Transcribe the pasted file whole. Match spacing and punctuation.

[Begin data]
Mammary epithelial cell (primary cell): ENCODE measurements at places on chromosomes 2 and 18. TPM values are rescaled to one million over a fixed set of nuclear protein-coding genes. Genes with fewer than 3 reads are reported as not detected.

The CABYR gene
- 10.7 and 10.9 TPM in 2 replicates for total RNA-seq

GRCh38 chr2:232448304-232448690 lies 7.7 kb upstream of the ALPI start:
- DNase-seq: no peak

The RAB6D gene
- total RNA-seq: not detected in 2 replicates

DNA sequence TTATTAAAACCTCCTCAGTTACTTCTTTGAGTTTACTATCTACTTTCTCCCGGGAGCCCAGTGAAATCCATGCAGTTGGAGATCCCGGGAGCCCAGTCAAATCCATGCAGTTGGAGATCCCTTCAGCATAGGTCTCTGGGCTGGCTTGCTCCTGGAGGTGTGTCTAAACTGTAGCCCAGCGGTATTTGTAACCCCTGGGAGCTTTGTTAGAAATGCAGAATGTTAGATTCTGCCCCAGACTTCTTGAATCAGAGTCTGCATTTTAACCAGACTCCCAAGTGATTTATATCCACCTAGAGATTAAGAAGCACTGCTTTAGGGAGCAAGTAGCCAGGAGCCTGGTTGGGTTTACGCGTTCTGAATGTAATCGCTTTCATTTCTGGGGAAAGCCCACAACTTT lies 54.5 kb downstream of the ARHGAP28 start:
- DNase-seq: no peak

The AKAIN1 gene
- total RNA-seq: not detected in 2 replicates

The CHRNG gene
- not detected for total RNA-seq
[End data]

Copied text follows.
Mammary epithelial cell (primary cell): ENCODE measurements at places on chromosomes 2 and 18. TPM values are rescaled to one million over a fixed set of nuclear protein-coding genes. Genes with fewer than 3 reads are reported as not detected.

The CABYR gene
- 10.7 and 10.9 TPM in 2 replicates for total RNA-seq

GRCh38 chr2:232448304-232448690 lies 7.7 kb upstream of the ALPI start:
- DNase-seq: no peak

The RAB6D gene
- total RNA-seq: not detected in 2 replicates

DNA sequence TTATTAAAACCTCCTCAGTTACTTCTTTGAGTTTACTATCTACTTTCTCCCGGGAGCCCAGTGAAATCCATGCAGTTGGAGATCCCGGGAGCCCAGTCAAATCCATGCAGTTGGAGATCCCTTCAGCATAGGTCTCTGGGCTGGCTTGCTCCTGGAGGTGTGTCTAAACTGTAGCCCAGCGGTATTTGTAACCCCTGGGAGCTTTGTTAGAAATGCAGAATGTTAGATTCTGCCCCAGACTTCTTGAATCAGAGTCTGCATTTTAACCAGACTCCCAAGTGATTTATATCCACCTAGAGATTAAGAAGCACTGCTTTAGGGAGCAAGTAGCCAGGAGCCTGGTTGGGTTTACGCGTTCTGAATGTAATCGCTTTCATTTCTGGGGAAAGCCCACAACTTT lies 54.5 kb downstream of the ARHGAP28 start:
- DNase-seq: no peak

The AKAIN1 gene
- total RNA-seq: not detected in 2 replicates

The CHRNG gene
- not detected for total RNA-seq